IPQI project's goal is to develop, implement, demonstrate, and pilot in the industry, a systematic closed-loop quality improvement methodology with in-process adaptive monitoring capable of self-recovery from 6-sigma quality defects.
As a part of this project I developed the STAS methodology, which enables the prediction of whole part deviation of a free-form surface based on partial measurement of the surface. Partial measurements reduce the time needed for the inspection of a given part and enable the effective in-line application of a 3D-Optical scanner.
The video below illustrates the methodology applied to an automotive door inner component, where, it can be seen that, the prediction error is almost zero after completion of 3 out of the total 18 measurements required to measure the entire part. A conference paper detailing the work in this topic can be found here (open access). A journal article describing the research can be accessed from here (open access) and the code to implement the STAS methdology can be accessed from here .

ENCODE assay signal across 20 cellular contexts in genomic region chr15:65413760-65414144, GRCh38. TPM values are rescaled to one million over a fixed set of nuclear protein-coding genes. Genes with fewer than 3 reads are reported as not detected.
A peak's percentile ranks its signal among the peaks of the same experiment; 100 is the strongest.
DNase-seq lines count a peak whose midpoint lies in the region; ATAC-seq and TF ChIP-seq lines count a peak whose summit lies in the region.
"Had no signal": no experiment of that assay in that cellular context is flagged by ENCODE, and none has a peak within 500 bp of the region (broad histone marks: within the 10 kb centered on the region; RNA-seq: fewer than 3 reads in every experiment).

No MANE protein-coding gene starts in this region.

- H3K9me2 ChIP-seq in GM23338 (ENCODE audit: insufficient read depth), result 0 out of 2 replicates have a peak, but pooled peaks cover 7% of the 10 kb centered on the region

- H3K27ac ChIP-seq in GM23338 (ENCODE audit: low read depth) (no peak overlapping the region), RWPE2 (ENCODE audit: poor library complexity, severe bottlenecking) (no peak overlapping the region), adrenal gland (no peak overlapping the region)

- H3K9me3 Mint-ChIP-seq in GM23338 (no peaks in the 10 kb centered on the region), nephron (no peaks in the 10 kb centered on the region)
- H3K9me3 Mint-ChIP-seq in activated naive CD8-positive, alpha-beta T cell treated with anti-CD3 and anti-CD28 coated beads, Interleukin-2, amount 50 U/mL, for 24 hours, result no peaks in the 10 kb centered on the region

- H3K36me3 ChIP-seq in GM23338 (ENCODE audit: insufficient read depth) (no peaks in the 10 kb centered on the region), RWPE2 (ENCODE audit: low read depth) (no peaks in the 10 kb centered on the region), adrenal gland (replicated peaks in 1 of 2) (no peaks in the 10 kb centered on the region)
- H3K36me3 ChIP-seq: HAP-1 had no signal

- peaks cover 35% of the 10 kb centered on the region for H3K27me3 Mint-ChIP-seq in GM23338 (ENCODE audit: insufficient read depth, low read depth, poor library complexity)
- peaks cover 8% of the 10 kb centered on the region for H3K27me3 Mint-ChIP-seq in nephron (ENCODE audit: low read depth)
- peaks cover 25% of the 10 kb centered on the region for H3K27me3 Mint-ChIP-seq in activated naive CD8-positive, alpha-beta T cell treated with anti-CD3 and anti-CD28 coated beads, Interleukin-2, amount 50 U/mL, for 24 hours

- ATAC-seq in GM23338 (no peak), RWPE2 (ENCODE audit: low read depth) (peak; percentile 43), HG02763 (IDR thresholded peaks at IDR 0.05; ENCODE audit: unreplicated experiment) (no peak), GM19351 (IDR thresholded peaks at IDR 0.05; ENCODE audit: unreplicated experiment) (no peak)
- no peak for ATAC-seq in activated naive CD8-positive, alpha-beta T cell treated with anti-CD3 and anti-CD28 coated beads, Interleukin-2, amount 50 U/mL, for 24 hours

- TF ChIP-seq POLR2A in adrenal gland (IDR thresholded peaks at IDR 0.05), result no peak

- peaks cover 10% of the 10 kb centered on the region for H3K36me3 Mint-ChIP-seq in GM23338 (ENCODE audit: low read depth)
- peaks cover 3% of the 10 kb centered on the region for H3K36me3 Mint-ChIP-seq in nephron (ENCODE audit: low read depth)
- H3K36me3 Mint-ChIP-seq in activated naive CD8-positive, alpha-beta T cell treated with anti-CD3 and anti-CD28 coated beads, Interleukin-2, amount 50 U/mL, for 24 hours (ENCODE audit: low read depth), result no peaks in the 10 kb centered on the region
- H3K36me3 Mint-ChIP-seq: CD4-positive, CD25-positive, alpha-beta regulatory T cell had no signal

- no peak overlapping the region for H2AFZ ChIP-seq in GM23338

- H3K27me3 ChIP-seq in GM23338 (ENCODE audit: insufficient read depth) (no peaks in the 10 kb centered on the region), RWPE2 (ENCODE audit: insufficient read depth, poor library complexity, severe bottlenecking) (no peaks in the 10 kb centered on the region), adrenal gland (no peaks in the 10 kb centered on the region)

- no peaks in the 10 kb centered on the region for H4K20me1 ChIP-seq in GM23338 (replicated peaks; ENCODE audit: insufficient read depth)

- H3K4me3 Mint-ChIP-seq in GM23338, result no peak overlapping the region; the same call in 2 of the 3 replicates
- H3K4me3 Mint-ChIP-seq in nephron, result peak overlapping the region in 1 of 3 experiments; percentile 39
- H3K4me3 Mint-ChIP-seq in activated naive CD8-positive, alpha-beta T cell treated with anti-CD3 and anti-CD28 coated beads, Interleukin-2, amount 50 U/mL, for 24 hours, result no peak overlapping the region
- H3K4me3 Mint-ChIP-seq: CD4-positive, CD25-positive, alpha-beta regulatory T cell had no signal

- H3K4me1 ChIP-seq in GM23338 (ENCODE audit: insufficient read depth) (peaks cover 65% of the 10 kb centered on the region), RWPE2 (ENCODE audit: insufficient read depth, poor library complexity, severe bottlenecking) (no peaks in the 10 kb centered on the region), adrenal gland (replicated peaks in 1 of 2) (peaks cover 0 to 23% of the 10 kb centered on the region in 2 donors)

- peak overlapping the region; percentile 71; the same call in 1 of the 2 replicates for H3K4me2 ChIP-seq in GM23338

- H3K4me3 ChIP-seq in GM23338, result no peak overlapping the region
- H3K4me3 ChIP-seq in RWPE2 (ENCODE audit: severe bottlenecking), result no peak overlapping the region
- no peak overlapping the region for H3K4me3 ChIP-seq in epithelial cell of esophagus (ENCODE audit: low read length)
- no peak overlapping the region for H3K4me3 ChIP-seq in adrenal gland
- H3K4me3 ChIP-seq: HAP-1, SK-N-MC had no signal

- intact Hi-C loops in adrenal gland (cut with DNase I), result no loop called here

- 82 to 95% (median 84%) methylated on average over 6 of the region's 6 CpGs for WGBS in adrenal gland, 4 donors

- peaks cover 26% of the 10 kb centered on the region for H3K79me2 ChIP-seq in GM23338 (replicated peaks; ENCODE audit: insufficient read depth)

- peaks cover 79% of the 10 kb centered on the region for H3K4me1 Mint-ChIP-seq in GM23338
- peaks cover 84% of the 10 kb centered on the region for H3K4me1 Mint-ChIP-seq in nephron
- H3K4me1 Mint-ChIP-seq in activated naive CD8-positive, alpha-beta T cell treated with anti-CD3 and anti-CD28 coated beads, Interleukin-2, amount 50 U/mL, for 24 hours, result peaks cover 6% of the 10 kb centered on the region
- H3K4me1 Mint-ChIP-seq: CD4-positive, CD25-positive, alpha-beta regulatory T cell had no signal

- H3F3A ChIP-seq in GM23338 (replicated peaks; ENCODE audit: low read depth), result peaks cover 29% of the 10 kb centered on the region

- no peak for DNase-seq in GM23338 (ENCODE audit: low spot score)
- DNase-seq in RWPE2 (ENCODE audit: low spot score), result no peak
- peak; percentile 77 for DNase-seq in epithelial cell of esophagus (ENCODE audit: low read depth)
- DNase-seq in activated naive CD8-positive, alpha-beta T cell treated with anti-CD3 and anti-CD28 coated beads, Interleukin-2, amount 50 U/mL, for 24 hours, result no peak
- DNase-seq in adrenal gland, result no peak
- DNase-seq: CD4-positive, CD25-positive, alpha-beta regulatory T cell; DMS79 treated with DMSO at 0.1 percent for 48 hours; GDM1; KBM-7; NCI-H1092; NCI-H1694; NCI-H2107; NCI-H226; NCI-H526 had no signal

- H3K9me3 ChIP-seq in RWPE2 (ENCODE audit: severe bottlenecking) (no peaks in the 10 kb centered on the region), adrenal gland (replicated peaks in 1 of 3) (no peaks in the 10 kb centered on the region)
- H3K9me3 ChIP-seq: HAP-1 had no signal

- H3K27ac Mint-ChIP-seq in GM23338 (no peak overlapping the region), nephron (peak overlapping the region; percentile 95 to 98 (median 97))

Achieving zero defects in manufacturing brings forth the need for simulations that emulate real processes and products as accurately as possible. Such simulations heavily rely on accurate representation of non-ideal parts i.e. models of actual manufactured parts with geometric and dimensional errors caused due to uncertainties in manufacturing processes.
A morphing Gaussian Random Field methodology was developed to address the limitations of state-of-art methodologies. A conference paper detailing the preliminary work in this topic can be found here (open access). A journal article is in review (arXiv version) and the code to implement the mGRF methdology can be accessed from here.